The natural atmosphere established in the first two paragraphs of the novel's opening chapter reflects a sense of permanence in the world. Human beings come and go, but nature is shown to be there forever.
Nature occupies a very important role in the first two chapters of the novella. In some respects, nature is one of the primary characters introduced. Throughout the narrative, Steinbeck will reference nature. For example, references to nature are evident when Curley's wife and Lennie die. This trend is established in the first two paragraphs. The opening addresses the natural condition of the brush. Steinbeck uses precise natural detail: the “golden foothill slopes of the Gabilan Mountains,” the “recumbent limbs and branches” of sycamore trees, and animals that dot the landscape such as rabbits, dogs, lizards, and raccoons are all a part of this vision of nature. It is evident this natural condition has taken place over time.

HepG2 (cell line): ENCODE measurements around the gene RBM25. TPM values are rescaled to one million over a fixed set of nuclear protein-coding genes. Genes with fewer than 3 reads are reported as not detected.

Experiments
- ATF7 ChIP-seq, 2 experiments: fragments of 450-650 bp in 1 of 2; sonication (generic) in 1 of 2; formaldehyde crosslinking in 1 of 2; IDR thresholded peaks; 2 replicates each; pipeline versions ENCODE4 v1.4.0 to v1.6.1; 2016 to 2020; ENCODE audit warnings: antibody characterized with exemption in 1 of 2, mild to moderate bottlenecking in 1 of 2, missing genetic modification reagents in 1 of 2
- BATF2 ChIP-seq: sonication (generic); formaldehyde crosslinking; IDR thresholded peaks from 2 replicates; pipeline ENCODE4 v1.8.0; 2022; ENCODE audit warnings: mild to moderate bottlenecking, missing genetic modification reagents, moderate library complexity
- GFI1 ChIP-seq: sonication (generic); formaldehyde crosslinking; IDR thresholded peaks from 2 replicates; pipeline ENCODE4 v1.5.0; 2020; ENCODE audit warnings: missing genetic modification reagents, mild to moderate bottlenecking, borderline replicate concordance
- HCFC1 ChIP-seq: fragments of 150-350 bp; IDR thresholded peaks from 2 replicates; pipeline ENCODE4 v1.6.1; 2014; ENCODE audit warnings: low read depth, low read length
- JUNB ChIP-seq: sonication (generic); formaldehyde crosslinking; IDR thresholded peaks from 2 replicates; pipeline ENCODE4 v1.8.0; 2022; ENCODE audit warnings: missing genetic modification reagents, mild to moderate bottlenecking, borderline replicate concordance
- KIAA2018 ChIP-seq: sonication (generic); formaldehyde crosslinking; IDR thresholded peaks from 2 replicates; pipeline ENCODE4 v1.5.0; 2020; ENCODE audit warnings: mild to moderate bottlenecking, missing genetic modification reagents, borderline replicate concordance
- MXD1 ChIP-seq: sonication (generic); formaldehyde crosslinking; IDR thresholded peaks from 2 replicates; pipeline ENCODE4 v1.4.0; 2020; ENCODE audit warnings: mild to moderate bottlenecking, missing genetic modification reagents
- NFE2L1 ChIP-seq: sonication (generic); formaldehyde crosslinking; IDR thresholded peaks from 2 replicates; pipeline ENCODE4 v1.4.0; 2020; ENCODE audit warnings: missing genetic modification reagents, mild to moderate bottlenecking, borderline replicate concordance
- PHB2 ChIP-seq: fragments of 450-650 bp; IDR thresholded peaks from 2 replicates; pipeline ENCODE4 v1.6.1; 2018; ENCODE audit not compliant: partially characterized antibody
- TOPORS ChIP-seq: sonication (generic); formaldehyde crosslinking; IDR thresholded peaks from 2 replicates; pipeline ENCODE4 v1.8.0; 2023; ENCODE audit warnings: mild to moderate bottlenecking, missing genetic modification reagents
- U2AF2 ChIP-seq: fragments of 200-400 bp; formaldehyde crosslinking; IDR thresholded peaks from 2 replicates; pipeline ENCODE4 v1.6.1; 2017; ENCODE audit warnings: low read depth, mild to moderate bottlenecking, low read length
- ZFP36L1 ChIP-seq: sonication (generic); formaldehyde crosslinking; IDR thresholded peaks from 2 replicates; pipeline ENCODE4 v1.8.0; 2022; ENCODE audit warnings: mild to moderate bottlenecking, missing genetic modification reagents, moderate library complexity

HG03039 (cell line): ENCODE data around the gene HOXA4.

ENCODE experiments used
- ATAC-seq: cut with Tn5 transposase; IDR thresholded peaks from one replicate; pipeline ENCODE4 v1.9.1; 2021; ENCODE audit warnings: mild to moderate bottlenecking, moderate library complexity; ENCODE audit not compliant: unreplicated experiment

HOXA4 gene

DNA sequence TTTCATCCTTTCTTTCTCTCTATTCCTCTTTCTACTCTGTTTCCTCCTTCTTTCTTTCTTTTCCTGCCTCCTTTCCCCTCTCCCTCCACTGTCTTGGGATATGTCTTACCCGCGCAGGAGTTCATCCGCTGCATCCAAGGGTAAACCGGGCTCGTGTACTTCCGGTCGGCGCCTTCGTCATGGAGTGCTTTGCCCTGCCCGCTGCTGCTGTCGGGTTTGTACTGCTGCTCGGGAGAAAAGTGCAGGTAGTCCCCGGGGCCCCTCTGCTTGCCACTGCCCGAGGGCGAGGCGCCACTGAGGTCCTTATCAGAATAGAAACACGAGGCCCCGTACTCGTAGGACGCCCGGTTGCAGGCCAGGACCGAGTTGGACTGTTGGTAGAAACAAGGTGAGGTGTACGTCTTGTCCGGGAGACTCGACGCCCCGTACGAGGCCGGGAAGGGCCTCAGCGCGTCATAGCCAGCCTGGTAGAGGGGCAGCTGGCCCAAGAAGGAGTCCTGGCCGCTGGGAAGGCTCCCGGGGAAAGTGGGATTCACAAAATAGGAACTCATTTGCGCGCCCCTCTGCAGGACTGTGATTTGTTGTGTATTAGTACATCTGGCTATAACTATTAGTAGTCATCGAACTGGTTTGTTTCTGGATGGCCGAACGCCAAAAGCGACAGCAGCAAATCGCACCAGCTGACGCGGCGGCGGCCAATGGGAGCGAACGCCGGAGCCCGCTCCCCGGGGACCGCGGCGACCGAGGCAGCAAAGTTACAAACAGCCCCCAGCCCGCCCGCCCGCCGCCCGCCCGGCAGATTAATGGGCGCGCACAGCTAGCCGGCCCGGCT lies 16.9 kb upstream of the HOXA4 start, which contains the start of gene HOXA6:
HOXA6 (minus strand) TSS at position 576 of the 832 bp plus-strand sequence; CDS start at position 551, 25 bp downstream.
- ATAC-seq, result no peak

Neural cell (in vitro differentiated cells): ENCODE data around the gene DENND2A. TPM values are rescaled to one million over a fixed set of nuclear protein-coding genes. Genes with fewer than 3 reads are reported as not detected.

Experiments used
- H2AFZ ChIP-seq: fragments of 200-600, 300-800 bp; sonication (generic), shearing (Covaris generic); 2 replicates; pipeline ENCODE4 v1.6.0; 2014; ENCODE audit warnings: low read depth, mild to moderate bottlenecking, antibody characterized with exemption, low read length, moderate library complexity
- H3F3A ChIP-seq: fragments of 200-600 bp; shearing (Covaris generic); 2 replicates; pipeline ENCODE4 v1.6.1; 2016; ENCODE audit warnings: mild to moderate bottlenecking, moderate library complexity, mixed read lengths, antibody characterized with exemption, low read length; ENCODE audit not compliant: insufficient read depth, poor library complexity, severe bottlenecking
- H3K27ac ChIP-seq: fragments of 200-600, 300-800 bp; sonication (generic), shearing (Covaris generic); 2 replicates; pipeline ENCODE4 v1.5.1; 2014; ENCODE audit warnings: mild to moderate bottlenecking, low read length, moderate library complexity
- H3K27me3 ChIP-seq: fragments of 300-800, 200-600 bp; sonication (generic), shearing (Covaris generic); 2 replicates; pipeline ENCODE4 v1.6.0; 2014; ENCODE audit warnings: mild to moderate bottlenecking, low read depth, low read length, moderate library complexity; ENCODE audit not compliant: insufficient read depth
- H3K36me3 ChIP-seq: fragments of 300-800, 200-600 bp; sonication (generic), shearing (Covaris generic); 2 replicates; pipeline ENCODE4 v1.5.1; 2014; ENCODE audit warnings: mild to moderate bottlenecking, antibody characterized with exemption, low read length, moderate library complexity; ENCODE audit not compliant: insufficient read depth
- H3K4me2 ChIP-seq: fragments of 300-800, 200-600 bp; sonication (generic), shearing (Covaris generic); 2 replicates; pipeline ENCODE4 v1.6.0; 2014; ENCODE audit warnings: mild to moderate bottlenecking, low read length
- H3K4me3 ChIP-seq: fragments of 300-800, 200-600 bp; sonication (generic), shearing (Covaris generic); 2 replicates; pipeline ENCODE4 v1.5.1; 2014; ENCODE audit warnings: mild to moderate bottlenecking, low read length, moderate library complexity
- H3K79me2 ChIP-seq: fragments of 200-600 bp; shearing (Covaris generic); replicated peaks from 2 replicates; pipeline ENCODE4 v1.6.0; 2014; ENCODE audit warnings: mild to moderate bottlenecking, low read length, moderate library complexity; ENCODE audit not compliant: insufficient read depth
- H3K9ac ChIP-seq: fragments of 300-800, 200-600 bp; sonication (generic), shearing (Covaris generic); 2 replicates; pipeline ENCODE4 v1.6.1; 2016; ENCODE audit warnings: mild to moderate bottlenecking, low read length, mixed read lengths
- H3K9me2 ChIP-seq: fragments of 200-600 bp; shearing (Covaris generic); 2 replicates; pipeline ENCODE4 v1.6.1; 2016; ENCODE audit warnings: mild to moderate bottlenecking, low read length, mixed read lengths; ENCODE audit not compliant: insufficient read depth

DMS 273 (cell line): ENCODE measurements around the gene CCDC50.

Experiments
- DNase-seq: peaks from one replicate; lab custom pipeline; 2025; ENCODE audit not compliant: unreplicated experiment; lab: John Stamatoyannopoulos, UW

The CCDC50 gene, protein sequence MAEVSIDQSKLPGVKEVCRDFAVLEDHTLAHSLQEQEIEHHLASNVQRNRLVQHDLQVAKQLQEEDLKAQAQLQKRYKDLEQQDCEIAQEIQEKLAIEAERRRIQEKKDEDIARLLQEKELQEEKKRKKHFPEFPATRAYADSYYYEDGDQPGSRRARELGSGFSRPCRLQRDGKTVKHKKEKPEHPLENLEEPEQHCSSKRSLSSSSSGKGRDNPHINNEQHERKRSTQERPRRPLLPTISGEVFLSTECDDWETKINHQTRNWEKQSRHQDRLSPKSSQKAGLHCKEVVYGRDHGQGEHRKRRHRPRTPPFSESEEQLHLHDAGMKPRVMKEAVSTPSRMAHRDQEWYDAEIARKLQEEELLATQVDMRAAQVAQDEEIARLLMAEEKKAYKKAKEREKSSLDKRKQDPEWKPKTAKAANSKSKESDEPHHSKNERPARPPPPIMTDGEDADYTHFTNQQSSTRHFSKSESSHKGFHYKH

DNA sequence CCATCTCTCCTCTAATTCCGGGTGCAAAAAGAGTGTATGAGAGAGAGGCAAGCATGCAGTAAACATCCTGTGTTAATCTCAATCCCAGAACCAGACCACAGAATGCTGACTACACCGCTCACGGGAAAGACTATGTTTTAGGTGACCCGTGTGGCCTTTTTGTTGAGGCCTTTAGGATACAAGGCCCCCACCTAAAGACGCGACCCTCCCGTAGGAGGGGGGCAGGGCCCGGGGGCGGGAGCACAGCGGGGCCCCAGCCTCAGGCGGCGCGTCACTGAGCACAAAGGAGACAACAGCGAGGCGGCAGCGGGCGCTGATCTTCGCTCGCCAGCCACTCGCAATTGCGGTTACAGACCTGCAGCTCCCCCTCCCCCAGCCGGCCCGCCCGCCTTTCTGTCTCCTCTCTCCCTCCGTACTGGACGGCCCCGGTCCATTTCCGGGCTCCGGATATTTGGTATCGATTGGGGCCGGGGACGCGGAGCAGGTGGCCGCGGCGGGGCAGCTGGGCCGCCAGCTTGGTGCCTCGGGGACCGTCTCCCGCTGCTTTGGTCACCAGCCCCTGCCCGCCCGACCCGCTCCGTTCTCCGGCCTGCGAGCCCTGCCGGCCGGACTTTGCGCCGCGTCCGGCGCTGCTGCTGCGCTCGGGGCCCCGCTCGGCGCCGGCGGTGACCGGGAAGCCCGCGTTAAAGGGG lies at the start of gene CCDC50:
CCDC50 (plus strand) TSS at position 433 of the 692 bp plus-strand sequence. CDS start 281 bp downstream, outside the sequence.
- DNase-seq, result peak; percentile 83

Steinbeck painstakingly creates the natural world that exists as the men enter. It highlights how nature continues as humans come and go. There is a sense of stability in this setting amidst the unstable nature of human beings. In the 1930s, the bindle stiffs moved from place to place. They had no permanent home. Nature, however, is shown to be everlasting. It has survived through so many human beings' narratives and Lennie and George just add to it.